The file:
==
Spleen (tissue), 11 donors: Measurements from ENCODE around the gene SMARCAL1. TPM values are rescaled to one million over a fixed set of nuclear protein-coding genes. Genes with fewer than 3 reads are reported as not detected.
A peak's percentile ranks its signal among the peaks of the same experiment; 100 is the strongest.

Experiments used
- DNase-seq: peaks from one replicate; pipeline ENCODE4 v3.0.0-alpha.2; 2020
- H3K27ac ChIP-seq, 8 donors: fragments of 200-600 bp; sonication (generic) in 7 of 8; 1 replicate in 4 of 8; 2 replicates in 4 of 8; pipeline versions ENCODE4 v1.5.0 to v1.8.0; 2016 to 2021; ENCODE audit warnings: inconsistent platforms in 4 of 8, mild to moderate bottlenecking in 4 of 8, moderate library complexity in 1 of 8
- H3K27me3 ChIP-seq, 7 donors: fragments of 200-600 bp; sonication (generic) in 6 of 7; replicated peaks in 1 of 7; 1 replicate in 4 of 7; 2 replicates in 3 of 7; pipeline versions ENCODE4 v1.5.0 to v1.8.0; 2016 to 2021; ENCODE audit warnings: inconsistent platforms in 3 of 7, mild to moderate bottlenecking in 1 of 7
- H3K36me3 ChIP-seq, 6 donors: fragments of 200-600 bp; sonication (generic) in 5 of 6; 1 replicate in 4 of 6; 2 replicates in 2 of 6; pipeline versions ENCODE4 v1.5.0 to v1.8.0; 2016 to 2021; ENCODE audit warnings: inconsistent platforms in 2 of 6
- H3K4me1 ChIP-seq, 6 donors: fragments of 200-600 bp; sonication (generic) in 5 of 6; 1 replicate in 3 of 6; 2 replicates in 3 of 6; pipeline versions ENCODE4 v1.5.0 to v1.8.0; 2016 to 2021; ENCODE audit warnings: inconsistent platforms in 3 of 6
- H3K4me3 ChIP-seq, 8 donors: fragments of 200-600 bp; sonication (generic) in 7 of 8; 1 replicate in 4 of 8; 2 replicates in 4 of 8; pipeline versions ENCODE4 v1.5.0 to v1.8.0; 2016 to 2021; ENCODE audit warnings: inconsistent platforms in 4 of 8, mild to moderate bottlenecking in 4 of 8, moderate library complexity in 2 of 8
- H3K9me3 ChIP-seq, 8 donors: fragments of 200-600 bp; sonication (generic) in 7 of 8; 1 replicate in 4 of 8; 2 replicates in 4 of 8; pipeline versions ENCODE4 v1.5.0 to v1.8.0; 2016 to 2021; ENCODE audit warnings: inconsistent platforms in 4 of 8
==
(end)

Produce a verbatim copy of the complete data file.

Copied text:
Spleen (tissue), 11 donors: Measurements from ENCODE around the gene SMARCAL1. TPM values are rescaled to one million over a fixed set of nuclear protein-coding genes. Genes with fewer than 3 reads are reported as not detected.
A peak's percentile ranks its signal among the peaks of the same experiment; 100 is the strongest.

Experiments used
- DNase-seq: peaks from one replicate; pipeline ENCODE4 v3.0.0-alpha.2; 2020
- H3K27ac ChIP-seq, 8 donors: fragments of 200-600 bp; sonication (generic) in 7 of 8; 1 replicate in 4 of 8; 2 replicates in 4 of 8; pipeline versions ENCODE4 v1.5.0 to v1.8.0; 2016 to 2021; ENCODE audit warnings: inconsistent platforms in 4 of 8, mild to moderate bottlenecking in 4 of 8, moderate library complexity in 1 of 8
- H3K27me3 ChIP-seq, 7 donors: fragments of 200-600 bp; sonication (generic) in 6 of 7; replicated peaks in 1 of 7; 1 replicate in 4 of 7; 2 replicates in 3 of 7; pipeline versions ENCODE4 v1.5.0 to v1.8.0; 2016 to 2021; ENCODE audit warnings: inconsistent platforms in 3 of 7, mild to moderate bottlenecking in 1 of 7
- H3K36me3 ChIP-seq, 6 donors: fragments of 200-600 bp; sonication (generic) in 5 of 6; 1 replicate in 4 of 6; 2 replicates in 2 of 6; pipeline versions ENCODE4 v1.5.0 to v1.8.0; 2016 to 2021; ENCODE audit warnings: inconsistent platforms in 2 of 6
- H3K4me1 ChIP-seq, 6 donors: fragments of 200-600 bp; sonication (generic) in 5 of 6; 1 replicate in 3 of 6; 2 replicates in 3 of 6; pipeline versions ENCODE4 v1.5.0 to v1.8.0; 2016 to 2021; ENCODE audit warnings: inconsistent platforms in 3 of 6
- H3K4me3 ChIP-seq, 8 donors: fragments of 200-600 bp; sonication (generic) in 7 of 8; 1 replicate in 4 of 8; 2 replicates in 4 of 8; pipeline versions ENCODE4 v1.5.0 to v1.8.0; 2016 to 2021; ENCODE audit warnings: inconsistent platforms in 4 of 8, mild to moderate bottlenecking in 4 of 8, moderate library complexity in 2 of 8
- H3K9me3 ChIP-seq, 8 donors: fragments of 200-600 bp; sonication (generic) in 7 of 8; 1 replicate in 4 of 8; 2 replicates in 4 of 8; pipeline versions ENCODE4 v1.5.0 to v1.8.0; 2016 to 2021; ENCODE audit warnings: inconsistent platforms in 4 of 8